The only person whom might mock the carriage of a lead line would be one whom has never found themselves on an unfamiliar shore with a defunct fathometer in circumstances where they could not afford to remain well offshore.
 

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In a doubtlessly vain attempt to return the thread to rationality, I'd ask what everyone here paid for their GPS units or chartplotters. Since the vast majority of sailing is done in waters covered by Loran C and the OP owns one it would seem that his near-offshore navigation needs are quite well met for the near term future. And he will not have to update the unit periodically as all you conscientious chart-plotter users do, correct?

An hour ago I did not own a Loran set. Now it seems I'm about to acquire one for free. And it will get me across Lake Michigan quite as well as any GPS unit will. I'll also be able to afford other important things with the money otherwise spent, on a recurring basis, on GPS chart updates.

The only person whom might mock the carriage of a lead line would be one whom has never found themselves on an unfamiliar shore with a defunct fathometer in circumstances where they could not afford to remain well offshore.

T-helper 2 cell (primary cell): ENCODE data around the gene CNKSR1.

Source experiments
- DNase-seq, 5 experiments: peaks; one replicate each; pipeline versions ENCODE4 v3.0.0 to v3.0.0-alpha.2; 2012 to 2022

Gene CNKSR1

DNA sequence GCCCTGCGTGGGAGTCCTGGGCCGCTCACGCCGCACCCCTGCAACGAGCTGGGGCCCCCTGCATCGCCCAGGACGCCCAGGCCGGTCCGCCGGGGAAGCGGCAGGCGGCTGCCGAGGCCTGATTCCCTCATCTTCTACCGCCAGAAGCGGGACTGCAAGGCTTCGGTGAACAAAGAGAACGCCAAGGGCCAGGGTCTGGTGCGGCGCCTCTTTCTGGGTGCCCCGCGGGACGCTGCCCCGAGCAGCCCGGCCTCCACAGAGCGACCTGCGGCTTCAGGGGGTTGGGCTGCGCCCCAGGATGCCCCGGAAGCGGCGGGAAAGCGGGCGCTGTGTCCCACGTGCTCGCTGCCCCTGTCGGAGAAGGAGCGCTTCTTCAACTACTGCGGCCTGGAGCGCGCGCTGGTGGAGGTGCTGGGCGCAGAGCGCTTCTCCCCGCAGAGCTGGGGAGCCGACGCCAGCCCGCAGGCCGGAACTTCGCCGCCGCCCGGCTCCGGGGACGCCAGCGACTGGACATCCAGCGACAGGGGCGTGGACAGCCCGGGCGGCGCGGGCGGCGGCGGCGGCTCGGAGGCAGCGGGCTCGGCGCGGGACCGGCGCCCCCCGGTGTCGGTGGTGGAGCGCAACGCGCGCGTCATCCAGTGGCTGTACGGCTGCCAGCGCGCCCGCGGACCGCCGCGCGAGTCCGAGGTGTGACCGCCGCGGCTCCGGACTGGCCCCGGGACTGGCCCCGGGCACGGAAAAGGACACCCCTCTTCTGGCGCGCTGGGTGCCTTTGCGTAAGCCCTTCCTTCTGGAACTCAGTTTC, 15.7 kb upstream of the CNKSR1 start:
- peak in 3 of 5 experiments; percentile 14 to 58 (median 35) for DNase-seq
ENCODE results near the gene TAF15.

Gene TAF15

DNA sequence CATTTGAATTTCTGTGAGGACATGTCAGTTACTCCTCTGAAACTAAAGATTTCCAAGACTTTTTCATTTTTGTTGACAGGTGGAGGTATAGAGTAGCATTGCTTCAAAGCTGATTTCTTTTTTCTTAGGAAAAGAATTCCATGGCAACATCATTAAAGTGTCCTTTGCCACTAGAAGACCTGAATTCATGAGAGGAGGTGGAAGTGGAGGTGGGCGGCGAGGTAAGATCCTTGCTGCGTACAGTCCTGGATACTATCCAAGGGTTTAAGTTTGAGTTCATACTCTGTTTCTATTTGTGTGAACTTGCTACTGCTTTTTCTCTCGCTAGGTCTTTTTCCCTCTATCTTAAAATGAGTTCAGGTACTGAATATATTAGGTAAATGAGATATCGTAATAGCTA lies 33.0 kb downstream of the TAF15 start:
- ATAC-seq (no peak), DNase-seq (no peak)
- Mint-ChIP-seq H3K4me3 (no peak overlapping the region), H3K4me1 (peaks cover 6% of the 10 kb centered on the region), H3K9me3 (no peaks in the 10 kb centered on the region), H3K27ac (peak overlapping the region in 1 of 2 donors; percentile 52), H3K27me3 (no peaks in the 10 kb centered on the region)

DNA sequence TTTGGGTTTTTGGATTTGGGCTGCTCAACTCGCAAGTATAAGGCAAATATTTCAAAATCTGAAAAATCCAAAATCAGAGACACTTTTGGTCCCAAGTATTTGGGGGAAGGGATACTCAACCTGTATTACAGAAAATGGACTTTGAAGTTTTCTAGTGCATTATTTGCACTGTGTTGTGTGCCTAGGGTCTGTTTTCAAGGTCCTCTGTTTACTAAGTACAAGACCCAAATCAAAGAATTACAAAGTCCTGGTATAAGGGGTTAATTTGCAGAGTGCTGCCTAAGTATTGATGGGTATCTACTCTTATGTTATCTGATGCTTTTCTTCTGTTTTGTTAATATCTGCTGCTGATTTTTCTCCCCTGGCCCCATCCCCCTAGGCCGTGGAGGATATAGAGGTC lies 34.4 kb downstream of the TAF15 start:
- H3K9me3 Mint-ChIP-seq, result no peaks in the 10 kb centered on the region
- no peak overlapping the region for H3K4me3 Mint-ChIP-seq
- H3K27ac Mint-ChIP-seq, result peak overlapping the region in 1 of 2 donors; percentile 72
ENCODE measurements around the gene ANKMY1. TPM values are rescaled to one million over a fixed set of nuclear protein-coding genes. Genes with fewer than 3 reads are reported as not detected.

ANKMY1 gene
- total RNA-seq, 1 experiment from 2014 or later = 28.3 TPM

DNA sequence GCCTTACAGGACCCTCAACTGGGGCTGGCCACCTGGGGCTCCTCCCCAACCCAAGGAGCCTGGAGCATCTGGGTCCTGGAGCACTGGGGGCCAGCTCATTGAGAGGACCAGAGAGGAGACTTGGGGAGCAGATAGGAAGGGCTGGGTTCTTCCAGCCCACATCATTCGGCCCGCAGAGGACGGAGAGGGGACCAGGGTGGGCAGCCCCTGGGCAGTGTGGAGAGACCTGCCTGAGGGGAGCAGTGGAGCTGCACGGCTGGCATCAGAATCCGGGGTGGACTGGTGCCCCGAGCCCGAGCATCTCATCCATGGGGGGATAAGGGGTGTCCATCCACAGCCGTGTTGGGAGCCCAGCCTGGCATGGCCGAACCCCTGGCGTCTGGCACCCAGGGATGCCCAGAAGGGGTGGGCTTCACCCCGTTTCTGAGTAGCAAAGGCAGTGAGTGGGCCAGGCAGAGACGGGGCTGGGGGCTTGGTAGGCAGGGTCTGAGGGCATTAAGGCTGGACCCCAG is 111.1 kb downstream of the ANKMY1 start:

GPS gives you lat and lon which you reference on a paper chart. What does a Loran give you?

- CD
 

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Owner, Green Bay Packers
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GPS gives you lat and lon which you reference on a paper chart. What does a Loran give you?

- CD
So, you're posting strongly held opinions here with apparently little or no knowledge of how either Loran or a Loran set works? That's uncharacteristically beneath you. Cam is correct in lamenting the demise of red rep.
 

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So, you're posting strongly held opinions here with apparently little or no knowledge of how either Loran or a Loran set works? That's uncharacteristically beneath you. Cam is correct in lamenting the demise of red rep.
My point being that you do not update the GPS EITHER!!! Chartplotter is not comparable to a Loran, a GPS is.

Dad had a Loran on his boat too when he bought it. Want to guess where it is!??

- CD